One of the current exhibits at the Yorkshire Sculpture Park is “Still” a video installation created by Jem Finer, a founder member of the Pogues who originally trained as a computer scientist and who has now made a name for himself as a multimedia artist. A previous work Longplayer, is an “algorithmic musical composition” that began playing at midnight on 31 December 1999 and and will continue to play without repetition until the last moment of 2999, when it will begin again.*
I used to think that I didn’t like video installations. I think that this was because the first ones I’d seen I either didn’t understand or didn’t really like. However, following a visit to the Nam June Paik exhibition at Tate Liverpool last year and the woks by Jesper Just shown at the Baltic Gateshead (also last year) I’ve started to take more interest in them. So when, during our visit to the YSP last Sunday, we discovered that they were showing Still in the old chapel we decided to take a look.
Commissioned by Stour Valley Arts in 2011, Still consists of a large number of individual photographs taken automatically from the same location in a forest in Kent by a solar powered camera over a two year period. The photographs show an identical view and the video cuts from one photograph to another revealing the changes. However the photographs are not shown sequentially but selected at random. This means that one photograph can be followed by another from a completely different time of the year. It can jump from summer to winter, autumn or spring. It isn’t a sharp edit. One photograph merges into the next so the changes are gradually revealed. People animals and objects appear and disappear seeming to dissolve in and out of the scene. It’s a continuous stream without a distinct start or end.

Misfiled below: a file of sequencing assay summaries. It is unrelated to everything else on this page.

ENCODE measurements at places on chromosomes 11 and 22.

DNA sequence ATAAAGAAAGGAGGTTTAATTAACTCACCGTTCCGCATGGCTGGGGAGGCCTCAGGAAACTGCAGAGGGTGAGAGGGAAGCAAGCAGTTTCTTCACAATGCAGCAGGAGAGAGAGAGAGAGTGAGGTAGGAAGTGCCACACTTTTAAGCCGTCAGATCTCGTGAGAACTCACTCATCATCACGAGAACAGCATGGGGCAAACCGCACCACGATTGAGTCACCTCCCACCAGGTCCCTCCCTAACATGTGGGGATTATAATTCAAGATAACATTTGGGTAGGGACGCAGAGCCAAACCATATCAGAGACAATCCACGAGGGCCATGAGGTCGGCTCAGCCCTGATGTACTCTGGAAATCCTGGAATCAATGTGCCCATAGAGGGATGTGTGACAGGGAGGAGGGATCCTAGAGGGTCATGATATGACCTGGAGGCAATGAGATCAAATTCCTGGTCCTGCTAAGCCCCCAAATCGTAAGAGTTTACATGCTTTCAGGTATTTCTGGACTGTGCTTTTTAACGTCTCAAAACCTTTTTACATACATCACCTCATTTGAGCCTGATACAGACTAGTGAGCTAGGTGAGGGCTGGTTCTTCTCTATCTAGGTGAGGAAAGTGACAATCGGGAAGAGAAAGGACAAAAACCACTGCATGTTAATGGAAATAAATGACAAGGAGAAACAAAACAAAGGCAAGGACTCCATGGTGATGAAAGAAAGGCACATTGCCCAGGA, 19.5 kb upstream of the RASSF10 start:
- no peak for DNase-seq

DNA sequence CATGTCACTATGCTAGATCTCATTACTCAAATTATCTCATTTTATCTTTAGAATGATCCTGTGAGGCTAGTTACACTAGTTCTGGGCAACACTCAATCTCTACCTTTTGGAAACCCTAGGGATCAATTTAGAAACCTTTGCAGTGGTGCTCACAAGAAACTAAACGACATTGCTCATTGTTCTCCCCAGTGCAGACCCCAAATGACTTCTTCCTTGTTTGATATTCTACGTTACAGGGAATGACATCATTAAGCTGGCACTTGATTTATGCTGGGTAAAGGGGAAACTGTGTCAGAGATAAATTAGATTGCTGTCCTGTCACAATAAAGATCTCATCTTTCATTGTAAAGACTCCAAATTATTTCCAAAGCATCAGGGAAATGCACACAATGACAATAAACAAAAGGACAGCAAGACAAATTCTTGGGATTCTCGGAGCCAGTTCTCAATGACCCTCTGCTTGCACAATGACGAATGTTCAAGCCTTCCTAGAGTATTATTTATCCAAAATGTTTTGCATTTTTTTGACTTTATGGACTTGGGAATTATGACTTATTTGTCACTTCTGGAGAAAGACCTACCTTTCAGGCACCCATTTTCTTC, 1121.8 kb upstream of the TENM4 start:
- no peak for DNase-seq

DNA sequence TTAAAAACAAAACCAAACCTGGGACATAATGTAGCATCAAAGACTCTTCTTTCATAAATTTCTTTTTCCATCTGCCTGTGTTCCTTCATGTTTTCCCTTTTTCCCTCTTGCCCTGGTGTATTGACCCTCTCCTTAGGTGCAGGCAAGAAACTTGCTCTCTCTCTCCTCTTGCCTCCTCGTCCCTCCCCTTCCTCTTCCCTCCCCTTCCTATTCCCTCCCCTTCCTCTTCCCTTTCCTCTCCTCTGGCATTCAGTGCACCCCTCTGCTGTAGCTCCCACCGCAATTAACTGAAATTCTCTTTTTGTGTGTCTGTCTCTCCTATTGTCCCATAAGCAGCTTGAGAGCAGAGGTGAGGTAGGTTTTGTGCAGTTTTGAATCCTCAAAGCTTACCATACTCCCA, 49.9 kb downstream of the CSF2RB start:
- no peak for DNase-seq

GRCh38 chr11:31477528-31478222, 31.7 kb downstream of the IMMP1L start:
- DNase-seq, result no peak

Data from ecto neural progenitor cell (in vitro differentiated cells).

According to Jem Finer’s blog the work :
composed in real time by a generative sequencing system, is continually finding new and different paths through the days, weeks and months.
The large object that looks like a large old fashioned gramophone player that features in Still is Score for a hole in the ground another work by Jem Finer created in 2006 and which uses water and gravity to create music,
We sat transfixed for about 30 minutes and could have stayed watching it longer, but wanted to see some of the other sculptures in the park so left somewhat reluctantly. We’ll try to go back to take another look before it closes on 7th May 2012.
There’s a short documentary on the work on Vimeo.